6. Elhofi AH, Helaly HA. Comparison between digital and manual marking for toric intraocular lenses: a randomized trial. Medicine (Baltimore). 2015;94(38):e1618.

A review of currently available image-guided systems for astigmatism management in cataract surgery

By Mahipal S. Sachdev, MD, and Pranita Sahay, MD, FRCS (Glasgow), FRCOphth, FICO (Cornea), FAICO (Ref Sx)

Nearly one-third of patients undergoing cataract surgery have greater than 1.00 D of corneal astigmatism.1 It is therefore not surprising that the popularity of toric IOLs increased dramatically during the past decade. Shimizu et al2 introduced the concept of a toric IOL in 1992. Proper axial marking helps increase the accuracy of toric IOL alignment and improve visual outcomes. Marking techniques have evolved from early manual approaches (Figure 1 in Our Protocol for Manual Marking and Intraoperative Marking of the Target Axis) to iris fingerprinting (introduced by Osher et al1 in 2010) and beyond. This article highlights the usefulness of current noncontact image-guided systems.


Technologies currently available for clinical use (Table 1) include Callisto eye with Z Align, the Verion Image‐Guided System, and the TrueVision 3D Surgical System (TrueVision Systems). The Callisto and TrueVision systems use only limbal vessels as landmarks for identifying the eye’s position, whereas the Verion also uses scleral vessels and iris tissue.

A preoperative image of the eye is captured and matched with an intraoperative image to compensate for cyclotorsion due to the supine positioning of the patient (Figures 4 and 5). All three systems project a reference (0º–180º) and target axis (IOL implantation axis) during surgery (Figure 2 in Intraoperative Marking of the Target Axis). The platforms may be used to assist with the alignment of both toric and phakic toric IOLs.

Figure 4. Preoperative reference image captured with the IOLMaster 700.

Figures 4-6 courtesy of Mahipal S. Sachdev, MD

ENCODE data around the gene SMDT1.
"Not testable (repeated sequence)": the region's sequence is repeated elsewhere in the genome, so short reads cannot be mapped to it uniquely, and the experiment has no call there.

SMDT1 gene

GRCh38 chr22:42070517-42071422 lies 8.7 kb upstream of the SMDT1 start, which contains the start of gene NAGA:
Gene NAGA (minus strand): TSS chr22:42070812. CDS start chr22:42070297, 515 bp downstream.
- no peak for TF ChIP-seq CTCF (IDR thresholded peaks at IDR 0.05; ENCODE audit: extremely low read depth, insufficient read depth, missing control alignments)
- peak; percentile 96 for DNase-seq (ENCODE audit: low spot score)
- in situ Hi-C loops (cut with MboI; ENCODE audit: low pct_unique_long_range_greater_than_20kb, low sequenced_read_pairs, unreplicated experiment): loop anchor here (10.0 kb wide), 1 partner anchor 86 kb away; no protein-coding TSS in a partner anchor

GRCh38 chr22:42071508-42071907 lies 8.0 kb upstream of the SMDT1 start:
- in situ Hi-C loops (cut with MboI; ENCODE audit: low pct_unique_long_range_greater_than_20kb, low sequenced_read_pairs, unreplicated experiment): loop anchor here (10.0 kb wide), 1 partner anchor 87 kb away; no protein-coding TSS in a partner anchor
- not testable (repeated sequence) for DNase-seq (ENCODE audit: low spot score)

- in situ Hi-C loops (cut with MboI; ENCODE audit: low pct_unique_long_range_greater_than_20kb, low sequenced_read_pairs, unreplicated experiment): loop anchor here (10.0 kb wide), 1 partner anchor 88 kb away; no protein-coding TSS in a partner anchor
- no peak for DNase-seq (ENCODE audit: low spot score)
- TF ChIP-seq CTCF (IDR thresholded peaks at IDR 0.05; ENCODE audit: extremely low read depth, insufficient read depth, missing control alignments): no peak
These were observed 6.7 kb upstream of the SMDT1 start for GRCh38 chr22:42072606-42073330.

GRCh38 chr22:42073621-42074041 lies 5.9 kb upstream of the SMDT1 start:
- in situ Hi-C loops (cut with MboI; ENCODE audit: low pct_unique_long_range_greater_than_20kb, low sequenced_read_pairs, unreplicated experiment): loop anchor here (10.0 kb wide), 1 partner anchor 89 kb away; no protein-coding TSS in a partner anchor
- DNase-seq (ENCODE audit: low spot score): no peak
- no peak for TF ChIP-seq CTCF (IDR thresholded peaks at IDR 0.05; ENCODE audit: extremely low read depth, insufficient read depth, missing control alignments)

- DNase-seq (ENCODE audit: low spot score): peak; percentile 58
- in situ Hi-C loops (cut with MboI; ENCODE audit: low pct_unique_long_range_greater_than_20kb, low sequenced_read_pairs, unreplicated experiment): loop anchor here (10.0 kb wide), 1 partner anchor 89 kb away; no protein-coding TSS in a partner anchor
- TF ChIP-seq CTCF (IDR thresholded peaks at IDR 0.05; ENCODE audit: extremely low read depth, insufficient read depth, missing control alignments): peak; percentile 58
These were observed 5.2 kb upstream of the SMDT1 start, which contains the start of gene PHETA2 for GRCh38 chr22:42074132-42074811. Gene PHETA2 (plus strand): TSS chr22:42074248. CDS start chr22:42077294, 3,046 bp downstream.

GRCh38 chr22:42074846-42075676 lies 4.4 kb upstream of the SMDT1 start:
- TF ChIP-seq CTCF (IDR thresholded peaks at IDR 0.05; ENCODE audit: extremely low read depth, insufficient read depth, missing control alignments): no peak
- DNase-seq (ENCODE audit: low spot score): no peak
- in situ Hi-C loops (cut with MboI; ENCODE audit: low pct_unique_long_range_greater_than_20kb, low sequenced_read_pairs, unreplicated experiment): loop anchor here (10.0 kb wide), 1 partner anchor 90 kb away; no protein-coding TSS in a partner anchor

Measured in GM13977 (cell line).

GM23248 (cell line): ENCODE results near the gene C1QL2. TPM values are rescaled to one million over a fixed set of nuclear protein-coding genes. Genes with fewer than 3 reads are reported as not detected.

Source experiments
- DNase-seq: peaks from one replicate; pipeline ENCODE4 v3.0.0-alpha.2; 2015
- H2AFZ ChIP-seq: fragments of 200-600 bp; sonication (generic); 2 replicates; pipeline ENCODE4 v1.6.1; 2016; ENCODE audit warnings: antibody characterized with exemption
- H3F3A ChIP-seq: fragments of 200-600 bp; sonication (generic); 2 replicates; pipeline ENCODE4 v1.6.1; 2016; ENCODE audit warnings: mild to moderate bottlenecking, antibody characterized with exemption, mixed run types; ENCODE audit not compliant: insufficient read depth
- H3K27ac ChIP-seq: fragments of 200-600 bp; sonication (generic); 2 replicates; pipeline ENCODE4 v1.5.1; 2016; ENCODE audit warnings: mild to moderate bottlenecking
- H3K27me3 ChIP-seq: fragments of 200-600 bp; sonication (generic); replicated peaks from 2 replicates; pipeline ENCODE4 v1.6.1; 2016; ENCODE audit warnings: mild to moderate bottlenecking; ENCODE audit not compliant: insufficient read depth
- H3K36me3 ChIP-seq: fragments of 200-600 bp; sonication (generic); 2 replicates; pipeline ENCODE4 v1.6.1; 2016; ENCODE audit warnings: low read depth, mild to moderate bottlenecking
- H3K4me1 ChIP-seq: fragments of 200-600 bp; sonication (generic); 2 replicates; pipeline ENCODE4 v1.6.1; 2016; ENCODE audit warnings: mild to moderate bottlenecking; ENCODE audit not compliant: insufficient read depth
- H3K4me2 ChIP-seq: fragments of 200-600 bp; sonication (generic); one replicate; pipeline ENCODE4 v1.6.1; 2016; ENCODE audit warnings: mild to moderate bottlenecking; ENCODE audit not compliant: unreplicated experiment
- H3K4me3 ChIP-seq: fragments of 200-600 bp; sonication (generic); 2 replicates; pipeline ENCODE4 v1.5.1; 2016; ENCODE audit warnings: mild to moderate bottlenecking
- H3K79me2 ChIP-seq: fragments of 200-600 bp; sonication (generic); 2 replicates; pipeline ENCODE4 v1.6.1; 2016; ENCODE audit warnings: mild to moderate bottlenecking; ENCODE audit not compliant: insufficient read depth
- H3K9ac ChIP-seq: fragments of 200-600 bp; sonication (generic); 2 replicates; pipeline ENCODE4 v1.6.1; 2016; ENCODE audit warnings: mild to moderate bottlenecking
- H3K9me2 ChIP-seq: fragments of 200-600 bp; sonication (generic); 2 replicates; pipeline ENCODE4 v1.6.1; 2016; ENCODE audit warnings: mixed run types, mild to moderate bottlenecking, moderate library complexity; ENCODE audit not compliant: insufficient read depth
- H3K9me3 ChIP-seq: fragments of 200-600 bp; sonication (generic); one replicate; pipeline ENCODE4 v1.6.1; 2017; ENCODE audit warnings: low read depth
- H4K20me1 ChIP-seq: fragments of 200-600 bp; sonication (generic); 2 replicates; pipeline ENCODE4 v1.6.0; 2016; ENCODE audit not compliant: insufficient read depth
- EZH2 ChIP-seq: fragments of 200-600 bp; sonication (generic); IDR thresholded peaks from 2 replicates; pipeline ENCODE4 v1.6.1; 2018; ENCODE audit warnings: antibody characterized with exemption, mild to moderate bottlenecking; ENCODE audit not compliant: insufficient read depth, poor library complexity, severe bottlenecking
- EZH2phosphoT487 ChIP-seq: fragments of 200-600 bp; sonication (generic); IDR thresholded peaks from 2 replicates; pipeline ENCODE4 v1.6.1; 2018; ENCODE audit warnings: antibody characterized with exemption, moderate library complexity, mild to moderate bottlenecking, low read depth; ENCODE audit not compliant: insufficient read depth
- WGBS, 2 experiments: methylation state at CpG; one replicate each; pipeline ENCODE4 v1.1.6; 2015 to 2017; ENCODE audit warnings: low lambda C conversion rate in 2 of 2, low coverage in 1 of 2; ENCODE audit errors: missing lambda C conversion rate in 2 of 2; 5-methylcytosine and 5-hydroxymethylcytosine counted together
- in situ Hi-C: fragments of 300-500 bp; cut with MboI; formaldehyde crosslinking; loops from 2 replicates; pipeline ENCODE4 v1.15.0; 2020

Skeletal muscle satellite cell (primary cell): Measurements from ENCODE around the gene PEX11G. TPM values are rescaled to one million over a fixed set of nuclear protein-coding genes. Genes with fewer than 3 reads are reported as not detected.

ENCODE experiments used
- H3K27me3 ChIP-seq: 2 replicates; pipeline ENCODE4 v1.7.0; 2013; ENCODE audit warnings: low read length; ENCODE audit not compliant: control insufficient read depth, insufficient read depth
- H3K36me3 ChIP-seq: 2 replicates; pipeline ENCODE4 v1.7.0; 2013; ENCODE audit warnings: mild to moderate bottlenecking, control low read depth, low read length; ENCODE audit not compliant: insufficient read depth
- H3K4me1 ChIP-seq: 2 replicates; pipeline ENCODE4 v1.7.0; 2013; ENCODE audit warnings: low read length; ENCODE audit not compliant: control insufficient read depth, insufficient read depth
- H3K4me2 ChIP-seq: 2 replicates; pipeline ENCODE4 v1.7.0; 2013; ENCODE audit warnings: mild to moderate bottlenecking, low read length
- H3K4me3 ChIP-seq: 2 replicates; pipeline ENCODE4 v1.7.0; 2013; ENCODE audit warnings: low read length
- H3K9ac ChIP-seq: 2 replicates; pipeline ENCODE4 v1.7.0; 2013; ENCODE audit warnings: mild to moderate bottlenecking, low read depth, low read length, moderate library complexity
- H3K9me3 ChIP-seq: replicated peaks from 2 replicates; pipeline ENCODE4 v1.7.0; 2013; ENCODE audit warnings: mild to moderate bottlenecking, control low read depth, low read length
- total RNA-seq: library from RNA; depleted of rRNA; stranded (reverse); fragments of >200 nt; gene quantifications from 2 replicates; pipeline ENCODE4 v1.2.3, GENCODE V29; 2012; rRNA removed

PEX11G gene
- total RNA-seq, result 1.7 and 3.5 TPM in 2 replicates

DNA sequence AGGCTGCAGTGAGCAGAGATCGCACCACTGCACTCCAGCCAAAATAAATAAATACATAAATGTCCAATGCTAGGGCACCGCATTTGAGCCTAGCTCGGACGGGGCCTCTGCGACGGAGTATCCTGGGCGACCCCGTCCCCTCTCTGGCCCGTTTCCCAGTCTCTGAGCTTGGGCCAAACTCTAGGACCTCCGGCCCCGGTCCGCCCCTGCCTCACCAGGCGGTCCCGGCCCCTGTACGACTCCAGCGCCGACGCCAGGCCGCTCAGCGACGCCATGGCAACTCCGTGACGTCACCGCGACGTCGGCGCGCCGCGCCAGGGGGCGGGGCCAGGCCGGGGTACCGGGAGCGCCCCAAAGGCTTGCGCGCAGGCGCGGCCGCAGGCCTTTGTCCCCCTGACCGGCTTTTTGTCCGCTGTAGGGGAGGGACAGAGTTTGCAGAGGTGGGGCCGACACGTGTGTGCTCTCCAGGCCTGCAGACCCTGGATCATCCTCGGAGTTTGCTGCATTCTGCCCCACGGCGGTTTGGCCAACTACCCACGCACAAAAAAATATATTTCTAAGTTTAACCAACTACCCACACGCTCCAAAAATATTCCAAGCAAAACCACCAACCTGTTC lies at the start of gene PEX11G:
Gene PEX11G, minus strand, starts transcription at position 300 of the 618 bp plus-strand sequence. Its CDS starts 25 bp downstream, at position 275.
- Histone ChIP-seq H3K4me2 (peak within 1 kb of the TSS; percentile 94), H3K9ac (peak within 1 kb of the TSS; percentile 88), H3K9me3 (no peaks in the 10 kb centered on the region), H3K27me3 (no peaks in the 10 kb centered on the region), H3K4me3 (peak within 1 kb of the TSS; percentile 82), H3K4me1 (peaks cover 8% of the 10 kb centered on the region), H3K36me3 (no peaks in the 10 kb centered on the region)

Figure 5. Matching of the intraoperatively captured image and reference image with Callisto eye with Z Align.

Femtosecond laser platforms can also assist with astigmatism management. For example, intraoperative iris registration with the Catalys Precision Laser System and Lensar Laser System facilitates the creation of intrastromal corneal incisions (Figure 6), and the Lensar can be used to mark the lens capsule for toric IOL alignment. Recent integration of the cOS 7.0 software into the Catalys allows preoperative patient data from the IOLMaster 700 (Carl Zeiss Meditec) to be imported automatically.

Figure 6. The steep corneal axis is marked for toric IOL implantation with the Catalys in an eye that will undergo laser cataract surgery (A). Intraoperative iris registration and matching with the IOLMaster using cOS 7.0 software (B). An intrastromal corneal incision (red arrows) is made at the target axis with a femtosecond laser (C).

Pointers for Success

The success of toric IOL surgery depends primarily on the alignment of the IOL. Following are four pointers for success when performing the procedure with an image-guided system.

No. 1: Ensure the patient’s head is properly positioned (ie, no tilt) when capturing an image of the eye preoperatively.

No. 2: Check the data transfer on the intraoperative imaging system before shifting the patient to the OR to avoid data loss.

No. 3: If block anesthesia is planned, consider marking the eye manually as a backup measure. This precaution can save the day if the image-guided system is unable to capture an image intraoperatively owing to conjunctival chemosis or subconjunctival hemorrhage, for example.

No. 4: Intraoperatively align the toric IOL marks with the projected axis to avoid misalignment and horizontal displacement of the lens.


The transition from conventional/manual marking to an image-guided/digital system can increase patient comfort and improve visual outcomes. For instance, smudged ink, irregular and overly thick marks, and faded ink are avoided. Image-guided systems can also be helpful when patient cooperation is poor.